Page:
Piano jazz in the late 1940s featured around 50 remarkable players, including Art Tatum, Bud Powell, Thelonious Monk, Al Haig, Teddy Wilson, Earl Fatha" Hines, John Lewis, Erroll Garner, Hampton Hawes, Lennie Tristano, Duke Jordan and Oscar Peterson. But if you move the needle slightly toward the jazz-pop realm, you'll find just as many pianists who were accomplished but specialized in a more restrained and moodier form. Since jazz fans outnumber the market for jazz-pop pianists, many of these artists have remained virtually unknown. Among them was Bill Clifton, a pianist who straddled both jazz and pop just as the recording industry entered the LP era and was an early influence on Bill Evans [above], according to Dick Katz in the liner notes to Mosaic's now out-of-print Columbia Jazz Piano Moods Sessions. Fortunately, Michael Clifton, Bill's second cousin, hasn't forgotten about his late relative and is releasing his recordings.
Clifton (1916-1967) was based in New York and played with a number of top swing-era bands. He also accompanied some of the top vocalists of the day. Born in Toronto, Ontario, Clifton began piano lessons at age 7 at Toronto's Royal Conservatory of Music [above]. He was exposed to the music of Fletcher Henderson and Duke Ellington in his high school years, and began to consider a career as a professional musician.
After graduating high school, he joined the Cliff McKay Band, a Canadian group, before moving to New York in 1939, where he joined the Paul Whiteman Orchestra. In the years that followed, he played with Benny Goodman, Woody Herman, Ray Noble, Bud Freeman and Abe Lyman. Clifton also performed or recorded behind Bing Crosby, Frank Sinatra, Cliff Ukulele Ike" Edwards (the voice of Disney's Jiminy Cricket) and Ilene Woods (the voice of Disney's Cinderella, pictured above).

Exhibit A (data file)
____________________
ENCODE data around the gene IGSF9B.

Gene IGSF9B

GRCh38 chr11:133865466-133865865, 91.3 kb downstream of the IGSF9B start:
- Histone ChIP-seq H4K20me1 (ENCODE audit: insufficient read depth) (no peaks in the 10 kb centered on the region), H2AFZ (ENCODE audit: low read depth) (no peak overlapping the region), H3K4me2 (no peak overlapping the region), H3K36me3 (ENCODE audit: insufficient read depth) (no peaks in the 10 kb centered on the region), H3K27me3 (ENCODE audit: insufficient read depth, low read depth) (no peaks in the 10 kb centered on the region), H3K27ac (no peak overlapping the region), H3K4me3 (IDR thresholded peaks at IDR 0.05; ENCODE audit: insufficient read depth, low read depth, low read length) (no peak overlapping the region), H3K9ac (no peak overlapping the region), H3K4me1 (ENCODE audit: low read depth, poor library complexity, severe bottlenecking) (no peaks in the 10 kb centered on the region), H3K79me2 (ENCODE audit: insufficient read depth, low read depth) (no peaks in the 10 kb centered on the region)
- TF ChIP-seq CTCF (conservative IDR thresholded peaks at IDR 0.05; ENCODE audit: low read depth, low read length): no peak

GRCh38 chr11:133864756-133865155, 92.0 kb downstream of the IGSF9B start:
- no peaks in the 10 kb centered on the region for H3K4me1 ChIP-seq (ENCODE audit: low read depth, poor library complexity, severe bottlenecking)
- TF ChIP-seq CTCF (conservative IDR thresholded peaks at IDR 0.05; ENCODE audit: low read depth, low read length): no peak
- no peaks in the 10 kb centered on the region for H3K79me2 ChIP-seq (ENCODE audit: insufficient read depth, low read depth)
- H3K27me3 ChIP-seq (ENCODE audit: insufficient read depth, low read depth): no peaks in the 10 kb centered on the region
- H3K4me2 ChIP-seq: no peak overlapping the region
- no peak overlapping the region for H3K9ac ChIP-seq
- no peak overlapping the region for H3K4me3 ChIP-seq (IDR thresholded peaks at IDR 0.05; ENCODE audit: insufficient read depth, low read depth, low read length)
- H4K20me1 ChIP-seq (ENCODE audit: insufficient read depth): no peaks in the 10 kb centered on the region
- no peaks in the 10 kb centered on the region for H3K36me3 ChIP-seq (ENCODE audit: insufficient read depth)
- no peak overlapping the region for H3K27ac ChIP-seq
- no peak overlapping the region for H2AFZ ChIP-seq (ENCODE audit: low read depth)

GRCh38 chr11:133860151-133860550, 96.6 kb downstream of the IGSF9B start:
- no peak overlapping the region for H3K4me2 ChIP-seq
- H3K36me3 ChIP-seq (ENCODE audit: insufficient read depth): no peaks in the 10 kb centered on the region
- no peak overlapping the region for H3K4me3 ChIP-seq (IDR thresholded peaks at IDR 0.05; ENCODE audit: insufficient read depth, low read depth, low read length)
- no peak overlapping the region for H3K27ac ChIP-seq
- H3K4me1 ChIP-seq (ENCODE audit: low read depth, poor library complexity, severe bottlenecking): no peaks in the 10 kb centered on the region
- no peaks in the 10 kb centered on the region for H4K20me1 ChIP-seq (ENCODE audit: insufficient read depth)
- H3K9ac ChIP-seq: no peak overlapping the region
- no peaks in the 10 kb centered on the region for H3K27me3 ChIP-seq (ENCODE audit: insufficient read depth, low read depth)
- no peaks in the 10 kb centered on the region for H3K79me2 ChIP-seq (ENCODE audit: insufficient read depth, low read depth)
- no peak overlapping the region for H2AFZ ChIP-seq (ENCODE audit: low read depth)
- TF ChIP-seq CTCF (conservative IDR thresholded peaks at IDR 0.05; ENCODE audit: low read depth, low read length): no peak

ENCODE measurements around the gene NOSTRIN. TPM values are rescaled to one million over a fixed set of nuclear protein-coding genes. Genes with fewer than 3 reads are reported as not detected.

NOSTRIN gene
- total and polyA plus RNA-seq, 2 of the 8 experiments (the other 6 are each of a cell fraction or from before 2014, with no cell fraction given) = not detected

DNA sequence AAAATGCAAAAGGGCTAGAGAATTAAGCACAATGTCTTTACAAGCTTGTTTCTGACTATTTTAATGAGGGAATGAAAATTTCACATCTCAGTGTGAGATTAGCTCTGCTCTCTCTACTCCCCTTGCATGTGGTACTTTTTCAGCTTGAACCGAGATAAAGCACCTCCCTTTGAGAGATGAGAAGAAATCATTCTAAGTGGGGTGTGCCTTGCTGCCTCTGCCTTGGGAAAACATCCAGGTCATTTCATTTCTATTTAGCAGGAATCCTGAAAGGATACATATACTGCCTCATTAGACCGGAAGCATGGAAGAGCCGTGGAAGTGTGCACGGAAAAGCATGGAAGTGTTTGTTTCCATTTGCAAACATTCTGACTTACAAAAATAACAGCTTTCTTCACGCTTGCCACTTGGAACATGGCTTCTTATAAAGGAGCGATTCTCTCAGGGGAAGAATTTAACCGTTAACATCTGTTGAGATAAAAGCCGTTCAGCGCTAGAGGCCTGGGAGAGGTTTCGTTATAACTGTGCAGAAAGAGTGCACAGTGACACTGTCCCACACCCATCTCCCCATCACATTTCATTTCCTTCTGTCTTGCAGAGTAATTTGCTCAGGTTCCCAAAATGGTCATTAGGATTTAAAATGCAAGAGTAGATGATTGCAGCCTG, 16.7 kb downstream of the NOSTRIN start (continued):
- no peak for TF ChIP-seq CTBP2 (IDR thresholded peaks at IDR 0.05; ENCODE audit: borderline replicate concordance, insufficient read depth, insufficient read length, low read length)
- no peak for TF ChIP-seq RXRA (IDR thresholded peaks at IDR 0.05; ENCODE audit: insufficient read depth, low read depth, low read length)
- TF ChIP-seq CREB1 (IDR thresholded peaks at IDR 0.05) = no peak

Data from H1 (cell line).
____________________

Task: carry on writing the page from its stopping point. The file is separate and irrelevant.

Clifton soon became a radio and TV studio musician at the NBC and CBS networks, and was a regular guest on the weekly Piano Playhouse radio program during its run on NBC from the late 40's to the early 50's. He also worked with the Tony Mottola Trio, which pioneered live music accompaniment for early TV. Clifton appeared in several films, including The Laugh Maker (1954), starring Jackie Gleason and Art Carney.
In 1950, Clifton recorded one of the earliest long-playing records as part of the Columbia Records Piano Moods" series. Ten years later he arranged, conducted and played piano on Ilene Woods' album It's Late (Jubilee). Clifton died at age 50 while performing aboard the S.S. Argentina on February 26, 1967.
Clifton spent many years touring and playing on live TV and radio, so he didn't record much. His recordings for Keystone Transcription in 1947 had a jazz swing but was more highly skilled super club music—an interesting genre, since many pianists in that space like Clifton were both classically trained and exposed to jazz. On Piano Moods (Columbia) in 1950, Clifton brings a lushness to familiar tunes, and you can hear what Bill Evans admired—a smart pedal tone in the left hand and elegant chord clusters up top to express the melody along with a respect for space. His arrangements for Ilene Woods are superb—again, a perfect sifting between pop and jazz sensibilities. Though the singing and charts seem as if they would have been more comfortable eight years earlier, the album remains a delight.
You may be unfamiliar with Bill Clifton, but his music was gentle and endearing—and essential listening for any Bill Evans fan.
JazzWax tracks: Bill Clifton's Keystone solo piano transcriptions in 1947 can be found on Bill Clifton: Red Shadows (Cliftone), which has been newly mastered for CD and available at the Bill Clifton tribute site run by Michael Clifton here. You can hear samples here.
Unfortunately, Piano Moods, Clifton's finest recordings and one of the albums that most influenced Bill Evans, is not available in digital form. Years ago, the tracks were part of Mosaic's now out-of-print box The Columbia Jazz Piano Moods Sessions (7 CDs).
Fortunately, Ilene Woods' It's Late is available at iTunes here.
JazzWax clips: You'll find Clifton's Love Is the Sweetest Thing from Piano Moods (1950) here.
This story appears courtesy of JazzWax by Marc Myers.
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